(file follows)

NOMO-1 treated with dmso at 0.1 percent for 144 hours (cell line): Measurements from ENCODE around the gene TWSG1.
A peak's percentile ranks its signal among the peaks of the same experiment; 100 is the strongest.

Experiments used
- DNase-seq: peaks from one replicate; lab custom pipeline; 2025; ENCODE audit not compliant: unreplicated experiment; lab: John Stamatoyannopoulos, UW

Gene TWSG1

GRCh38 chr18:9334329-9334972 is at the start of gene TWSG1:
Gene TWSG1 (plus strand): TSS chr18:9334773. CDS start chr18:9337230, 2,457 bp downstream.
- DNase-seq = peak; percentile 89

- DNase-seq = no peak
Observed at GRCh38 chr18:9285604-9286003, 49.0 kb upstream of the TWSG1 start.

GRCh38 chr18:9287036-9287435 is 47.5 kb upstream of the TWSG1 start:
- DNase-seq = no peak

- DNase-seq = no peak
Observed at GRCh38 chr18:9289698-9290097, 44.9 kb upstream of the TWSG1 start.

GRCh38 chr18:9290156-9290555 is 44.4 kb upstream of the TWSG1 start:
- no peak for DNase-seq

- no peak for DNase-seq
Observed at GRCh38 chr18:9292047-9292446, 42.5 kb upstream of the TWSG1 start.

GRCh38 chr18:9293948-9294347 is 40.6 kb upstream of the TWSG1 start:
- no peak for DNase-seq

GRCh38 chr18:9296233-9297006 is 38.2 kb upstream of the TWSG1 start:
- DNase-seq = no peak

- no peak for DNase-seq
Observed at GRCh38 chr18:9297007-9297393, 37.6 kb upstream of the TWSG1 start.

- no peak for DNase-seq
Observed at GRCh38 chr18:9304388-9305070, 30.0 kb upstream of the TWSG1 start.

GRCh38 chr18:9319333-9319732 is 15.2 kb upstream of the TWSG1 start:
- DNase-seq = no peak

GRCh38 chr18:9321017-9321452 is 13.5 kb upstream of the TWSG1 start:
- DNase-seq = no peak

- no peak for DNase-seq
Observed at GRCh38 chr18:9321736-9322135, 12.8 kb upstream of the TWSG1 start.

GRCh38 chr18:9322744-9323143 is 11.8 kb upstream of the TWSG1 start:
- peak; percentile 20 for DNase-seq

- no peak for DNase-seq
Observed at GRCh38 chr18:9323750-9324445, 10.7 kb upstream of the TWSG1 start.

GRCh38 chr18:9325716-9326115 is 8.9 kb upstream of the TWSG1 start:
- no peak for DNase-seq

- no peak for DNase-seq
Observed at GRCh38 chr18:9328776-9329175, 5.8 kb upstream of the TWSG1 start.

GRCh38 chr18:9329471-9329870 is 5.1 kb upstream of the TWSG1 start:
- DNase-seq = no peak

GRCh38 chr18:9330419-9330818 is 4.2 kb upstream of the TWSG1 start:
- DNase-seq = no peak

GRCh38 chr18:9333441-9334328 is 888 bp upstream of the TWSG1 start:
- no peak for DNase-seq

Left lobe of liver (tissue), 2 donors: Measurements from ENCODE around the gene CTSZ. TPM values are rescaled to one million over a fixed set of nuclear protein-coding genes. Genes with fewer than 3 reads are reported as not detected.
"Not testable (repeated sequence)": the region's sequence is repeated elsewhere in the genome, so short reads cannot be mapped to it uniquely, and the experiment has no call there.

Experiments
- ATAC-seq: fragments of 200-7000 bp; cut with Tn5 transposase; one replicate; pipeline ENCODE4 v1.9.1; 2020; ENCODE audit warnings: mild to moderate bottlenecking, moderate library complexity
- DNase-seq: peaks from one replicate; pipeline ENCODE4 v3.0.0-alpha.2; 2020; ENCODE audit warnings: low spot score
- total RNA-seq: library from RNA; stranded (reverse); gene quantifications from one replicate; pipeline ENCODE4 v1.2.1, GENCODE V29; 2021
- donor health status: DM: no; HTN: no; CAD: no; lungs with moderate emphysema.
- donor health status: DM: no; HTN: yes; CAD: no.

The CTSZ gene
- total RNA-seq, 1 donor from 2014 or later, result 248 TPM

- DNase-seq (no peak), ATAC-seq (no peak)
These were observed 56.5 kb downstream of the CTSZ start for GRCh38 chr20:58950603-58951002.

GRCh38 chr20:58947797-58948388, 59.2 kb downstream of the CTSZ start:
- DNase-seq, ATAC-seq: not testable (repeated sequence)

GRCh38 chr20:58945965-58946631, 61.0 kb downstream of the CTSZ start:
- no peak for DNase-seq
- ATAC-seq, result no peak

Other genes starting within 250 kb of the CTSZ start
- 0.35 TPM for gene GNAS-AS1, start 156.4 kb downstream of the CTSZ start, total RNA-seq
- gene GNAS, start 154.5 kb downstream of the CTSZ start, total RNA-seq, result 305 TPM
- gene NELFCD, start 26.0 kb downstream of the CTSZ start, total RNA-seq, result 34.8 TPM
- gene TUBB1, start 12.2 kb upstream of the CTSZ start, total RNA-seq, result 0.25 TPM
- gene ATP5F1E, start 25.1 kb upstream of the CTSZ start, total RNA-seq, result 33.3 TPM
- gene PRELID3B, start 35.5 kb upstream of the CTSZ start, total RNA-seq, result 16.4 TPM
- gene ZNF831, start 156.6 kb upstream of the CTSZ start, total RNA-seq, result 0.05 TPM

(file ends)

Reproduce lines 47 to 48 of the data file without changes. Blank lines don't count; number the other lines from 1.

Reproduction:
Left lobe of liver (tissue), 2 donors: Measurements from ENCODE around the gene CTSZ. TPM values are rescaled to one million over a fixed set of nuclear protein-coding genes. Genes with fewer than 3 reads are reported as not detected.
"Not testable (repeated sequence)": the region's sequence is repeated elsewhere in the genome, so short reads cannot be mapped to it uniquely, and the experiment has no call there.